I understand the perceived fear about health change can be in the subconscious and below our level of awareness, yet our perception is also affected by other feelings, thoughts, and most importantly our attitude.

There is abundant research on the ability of our attitude to make up for all kinds of shortcoming in biological skills so it is important to include that in the understanding in the working of immunity to change.

There is tremendous benefit to learning about the role of resistance and opposition to change in health, but I do not believe that people are predisposed to view change with opposition.

Transformation is not a negative or a positive that should be perceived as a threat to personal freedom and sense of self, it is simply a change process.

Does the perception of health change have to be so negative?

Why is there the belief that health change must be difficult and that it is natural to resist health change? 

Is the Immunity to Change a real threat to making lasting heath behavior change?

I do not believe that is the case for most people.

People talk about being a “work in progress” or refer to being on “a journey” to being their true selves. Just looking at the many stages of human development and in learning about the brain’s neuroplasticity, it is clear that change is constantly happening on the molecular, conscious, and subconscious levels.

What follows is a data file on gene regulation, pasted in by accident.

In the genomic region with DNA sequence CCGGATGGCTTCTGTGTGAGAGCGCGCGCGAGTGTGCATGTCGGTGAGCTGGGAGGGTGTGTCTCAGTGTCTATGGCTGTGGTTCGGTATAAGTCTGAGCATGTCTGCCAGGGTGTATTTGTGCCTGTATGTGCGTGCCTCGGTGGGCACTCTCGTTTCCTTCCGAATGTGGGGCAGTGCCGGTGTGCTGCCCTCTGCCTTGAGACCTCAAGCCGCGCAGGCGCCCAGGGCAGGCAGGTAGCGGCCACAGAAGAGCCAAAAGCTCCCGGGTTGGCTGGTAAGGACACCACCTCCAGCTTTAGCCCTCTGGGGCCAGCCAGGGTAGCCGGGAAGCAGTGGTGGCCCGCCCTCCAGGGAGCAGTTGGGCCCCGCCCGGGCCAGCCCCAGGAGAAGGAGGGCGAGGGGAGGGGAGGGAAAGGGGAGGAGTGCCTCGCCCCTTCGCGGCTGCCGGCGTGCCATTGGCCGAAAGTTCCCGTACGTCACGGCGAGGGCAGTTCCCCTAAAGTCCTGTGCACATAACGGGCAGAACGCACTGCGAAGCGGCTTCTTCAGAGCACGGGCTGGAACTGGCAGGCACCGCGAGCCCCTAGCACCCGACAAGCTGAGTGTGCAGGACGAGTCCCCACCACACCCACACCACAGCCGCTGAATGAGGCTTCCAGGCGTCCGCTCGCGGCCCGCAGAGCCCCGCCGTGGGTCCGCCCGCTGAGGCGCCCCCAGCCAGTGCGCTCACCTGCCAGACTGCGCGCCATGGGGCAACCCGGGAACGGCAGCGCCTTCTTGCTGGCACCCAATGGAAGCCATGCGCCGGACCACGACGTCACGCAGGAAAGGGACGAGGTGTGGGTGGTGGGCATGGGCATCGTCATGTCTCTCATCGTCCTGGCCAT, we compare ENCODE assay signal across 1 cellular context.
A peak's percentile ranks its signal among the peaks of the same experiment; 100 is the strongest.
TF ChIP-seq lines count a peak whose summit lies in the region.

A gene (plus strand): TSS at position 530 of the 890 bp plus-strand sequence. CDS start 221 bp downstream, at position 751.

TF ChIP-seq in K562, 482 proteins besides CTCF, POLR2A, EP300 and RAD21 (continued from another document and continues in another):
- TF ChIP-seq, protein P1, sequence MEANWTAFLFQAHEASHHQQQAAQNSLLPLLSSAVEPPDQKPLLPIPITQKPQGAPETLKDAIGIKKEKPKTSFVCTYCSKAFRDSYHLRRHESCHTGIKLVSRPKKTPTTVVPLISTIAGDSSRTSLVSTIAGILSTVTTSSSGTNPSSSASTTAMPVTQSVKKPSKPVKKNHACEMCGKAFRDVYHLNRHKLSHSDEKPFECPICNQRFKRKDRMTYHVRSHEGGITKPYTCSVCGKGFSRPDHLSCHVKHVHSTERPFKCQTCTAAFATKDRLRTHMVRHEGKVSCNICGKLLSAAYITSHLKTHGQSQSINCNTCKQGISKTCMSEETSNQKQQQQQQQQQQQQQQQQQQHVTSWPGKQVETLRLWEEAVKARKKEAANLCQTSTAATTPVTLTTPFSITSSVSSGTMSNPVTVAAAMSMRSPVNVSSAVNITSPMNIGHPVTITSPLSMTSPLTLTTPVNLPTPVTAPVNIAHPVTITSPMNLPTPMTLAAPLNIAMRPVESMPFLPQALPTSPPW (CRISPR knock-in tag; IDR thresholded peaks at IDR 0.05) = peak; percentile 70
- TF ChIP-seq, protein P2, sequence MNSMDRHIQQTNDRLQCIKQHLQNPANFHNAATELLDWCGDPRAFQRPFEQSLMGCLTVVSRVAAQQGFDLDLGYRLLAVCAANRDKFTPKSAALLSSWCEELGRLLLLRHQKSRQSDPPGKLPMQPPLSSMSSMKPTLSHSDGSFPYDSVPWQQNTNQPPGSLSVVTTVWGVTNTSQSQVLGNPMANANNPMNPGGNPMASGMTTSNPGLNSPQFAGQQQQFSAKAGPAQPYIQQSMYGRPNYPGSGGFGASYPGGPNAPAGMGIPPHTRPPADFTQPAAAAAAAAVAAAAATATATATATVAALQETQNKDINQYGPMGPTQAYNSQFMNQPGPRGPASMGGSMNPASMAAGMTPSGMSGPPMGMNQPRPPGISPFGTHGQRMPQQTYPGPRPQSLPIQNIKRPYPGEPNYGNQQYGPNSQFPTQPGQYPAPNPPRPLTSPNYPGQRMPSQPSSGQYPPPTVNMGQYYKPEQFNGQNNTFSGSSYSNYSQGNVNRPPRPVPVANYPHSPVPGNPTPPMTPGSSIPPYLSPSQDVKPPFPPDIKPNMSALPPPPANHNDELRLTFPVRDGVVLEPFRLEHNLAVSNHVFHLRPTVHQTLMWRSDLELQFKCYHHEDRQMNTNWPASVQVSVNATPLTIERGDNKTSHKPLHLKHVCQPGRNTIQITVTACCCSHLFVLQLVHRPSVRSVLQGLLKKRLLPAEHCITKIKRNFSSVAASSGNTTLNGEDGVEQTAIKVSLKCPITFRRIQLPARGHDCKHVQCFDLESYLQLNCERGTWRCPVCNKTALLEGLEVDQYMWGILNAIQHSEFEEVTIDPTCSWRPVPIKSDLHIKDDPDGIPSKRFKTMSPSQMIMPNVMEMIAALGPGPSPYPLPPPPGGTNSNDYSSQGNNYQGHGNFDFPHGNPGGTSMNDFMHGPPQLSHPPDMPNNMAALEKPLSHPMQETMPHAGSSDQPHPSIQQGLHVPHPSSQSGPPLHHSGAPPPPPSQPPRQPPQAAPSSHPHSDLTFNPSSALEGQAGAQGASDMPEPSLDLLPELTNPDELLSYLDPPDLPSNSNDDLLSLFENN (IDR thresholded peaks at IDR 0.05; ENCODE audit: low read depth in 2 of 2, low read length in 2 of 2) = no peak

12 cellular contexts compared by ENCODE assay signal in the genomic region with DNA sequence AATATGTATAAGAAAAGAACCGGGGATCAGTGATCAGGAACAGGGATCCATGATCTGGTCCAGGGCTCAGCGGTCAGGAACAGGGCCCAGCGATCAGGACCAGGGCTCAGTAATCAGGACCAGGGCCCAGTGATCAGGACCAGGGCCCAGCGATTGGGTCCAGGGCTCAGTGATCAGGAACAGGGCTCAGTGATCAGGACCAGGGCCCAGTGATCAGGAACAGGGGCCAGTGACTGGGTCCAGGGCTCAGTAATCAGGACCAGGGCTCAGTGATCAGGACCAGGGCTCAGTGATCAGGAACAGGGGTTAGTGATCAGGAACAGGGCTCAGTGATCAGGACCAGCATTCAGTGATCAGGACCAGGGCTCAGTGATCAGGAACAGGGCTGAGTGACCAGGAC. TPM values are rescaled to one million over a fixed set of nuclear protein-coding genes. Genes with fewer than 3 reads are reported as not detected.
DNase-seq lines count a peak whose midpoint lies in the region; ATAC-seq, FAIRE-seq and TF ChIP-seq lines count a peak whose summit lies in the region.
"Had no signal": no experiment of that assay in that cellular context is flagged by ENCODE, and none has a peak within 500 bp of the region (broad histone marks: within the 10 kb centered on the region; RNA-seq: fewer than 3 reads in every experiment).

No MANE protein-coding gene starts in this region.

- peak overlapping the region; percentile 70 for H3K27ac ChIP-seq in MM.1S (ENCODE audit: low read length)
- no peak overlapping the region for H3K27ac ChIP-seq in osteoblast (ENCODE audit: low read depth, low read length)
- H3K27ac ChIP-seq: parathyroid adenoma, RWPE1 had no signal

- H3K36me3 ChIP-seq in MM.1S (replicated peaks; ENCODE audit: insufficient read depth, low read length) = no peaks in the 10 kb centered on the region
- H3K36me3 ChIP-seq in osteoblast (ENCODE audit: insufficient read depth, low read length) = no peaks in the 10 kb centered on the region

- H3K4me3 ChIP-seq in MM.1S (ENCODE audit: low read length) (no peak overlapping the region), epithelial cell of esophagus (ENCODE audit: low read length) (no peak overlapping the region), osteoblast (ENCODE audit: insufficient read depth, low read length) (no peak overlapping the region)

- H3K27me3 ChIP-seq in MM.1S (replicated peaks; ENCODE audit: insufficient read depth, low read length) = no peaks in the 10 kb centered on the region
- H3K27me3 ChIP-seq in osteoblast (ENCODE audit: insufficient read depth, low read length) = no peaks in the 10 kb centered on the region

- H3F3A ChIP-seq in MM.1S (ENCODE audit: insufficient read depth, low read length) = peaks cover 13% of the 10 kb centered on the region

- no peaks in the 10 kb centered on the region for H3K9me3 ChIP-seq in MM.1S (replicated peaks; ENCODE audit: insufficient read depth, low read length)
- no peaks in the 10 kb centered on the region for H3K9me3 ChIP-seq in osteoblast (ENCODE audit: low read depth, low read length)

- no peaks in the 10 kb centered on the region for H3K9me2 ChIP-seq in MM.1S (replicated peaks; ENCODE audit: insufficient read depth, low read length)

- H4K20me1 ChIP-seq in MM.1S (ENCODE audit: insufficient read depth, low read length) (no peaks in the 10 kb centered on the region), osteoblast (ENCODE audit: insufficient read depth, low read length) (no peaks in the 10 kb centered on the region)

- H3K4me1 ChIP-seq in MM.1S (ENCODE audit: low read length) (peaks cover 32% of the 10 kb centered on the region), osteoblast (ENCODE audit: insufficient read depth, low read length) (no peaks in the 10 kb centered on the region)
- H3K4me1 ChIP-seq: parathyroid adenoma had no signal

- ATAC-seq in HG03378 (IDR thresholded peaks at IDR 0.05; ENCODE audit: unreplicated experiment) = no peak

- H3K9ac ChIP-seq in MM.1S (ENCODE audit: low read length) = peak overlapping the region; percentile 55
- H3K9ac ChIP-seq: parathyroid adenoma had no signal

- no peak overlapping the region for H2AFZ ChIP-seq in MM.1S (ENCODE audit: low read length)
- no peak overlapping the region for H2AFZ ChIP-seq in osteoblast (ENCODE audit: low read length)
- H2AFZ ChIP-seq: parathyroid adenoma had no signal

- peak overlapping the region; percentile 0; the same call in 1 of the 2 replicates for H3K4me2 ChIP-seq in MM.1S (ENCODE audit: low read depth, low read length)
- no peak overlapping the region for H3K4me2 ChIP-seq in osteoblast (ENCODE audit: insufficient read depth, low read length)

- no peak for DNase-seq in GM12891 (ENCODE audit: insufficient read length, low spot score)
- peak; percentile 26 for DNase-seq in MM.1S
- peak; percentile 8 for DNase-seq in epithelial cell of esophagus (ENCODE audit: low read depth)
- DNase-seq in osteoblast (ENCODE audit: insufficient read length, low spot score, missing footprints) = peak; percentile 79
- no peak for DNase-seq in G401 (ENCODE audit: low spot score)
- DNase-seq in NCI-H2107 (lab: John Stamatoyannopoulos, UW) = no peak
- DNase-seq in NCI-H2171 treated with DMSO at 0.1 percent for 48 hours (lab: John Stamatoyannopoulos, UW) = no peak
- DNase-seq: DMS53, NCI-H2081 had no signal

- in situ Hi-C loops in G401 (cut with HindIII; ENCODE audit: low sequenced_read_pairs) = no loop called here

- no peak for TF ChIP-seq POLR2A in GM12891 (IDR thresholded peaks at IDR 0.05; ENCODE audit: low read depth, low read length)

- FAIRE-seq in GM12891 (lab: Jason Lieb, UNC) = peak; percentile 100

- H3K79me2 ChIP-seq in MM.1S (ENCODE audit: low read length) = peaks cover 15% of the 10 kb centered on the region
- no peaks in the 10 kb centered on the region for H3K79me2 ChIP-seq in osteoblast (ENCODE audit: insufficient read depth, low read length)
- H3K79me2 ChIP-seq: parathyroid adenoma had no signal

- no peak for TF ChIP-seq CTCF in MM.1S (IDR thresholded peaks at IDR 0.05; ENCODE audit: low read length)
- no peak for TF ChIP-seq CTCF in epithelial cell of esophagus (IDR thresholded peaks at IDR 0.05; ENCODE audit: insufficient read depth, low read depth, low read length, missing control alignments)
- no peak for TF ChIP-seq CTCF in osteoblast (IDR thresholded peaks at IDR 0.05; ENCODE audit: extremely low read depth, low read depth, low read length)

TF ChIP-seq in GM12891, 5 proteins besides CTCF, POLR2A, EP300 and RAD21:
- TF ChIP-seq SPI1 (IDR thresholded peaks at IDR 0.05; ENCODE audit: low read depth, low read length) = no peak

While homeostasis is the state of being stable, it is not a constant because there are always new experiences, feelings, connections, relations, and interactions, that happen on a daily basis to destabilize human behavior, and our sense of self or what we know to be our sense of self.

Part of being a critical thinker is the ability to process information one is exposed to so one can learn to use and incorporate information to be useful in personal growth and development or in making sense of the world.

The inclusion of change and growth into our natural state of being is similar to the belief of being a lifelong learner. Once a person is open to being a student for life, life open up with learning opportunities!

Learning in life never ends. Learning is change and learning is transformation. Just as one never stops learning, one never stops changing.

If we work from the premise that all people are naturally predisposed to favor the state of homeostasis and stability, we lose sight of the fact that change is all around and homeostasis includes opportunity and space for change to happen. Thus, it can be that there can be people just as predisposed to favor liminal space and allostasis.

If a person is threatened by health behavior change, that is something that is personal and not universal.

Does it happen, this immunity to change? Of course, but it does not have to be that way. I believe, every person has the ability to change our lives with a positive outlook.

Every single person can change because we all have the power to change our attitude!

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More on Mental Health on Campus:

What Campus Mental Health Centers Are Doing to Keep Up With Student Need

If You’re a Student Who’s Struggling With Mental Health, These 7 Tips Will Help

The Hidden Stress of RAs in the Student Mental Health Crisis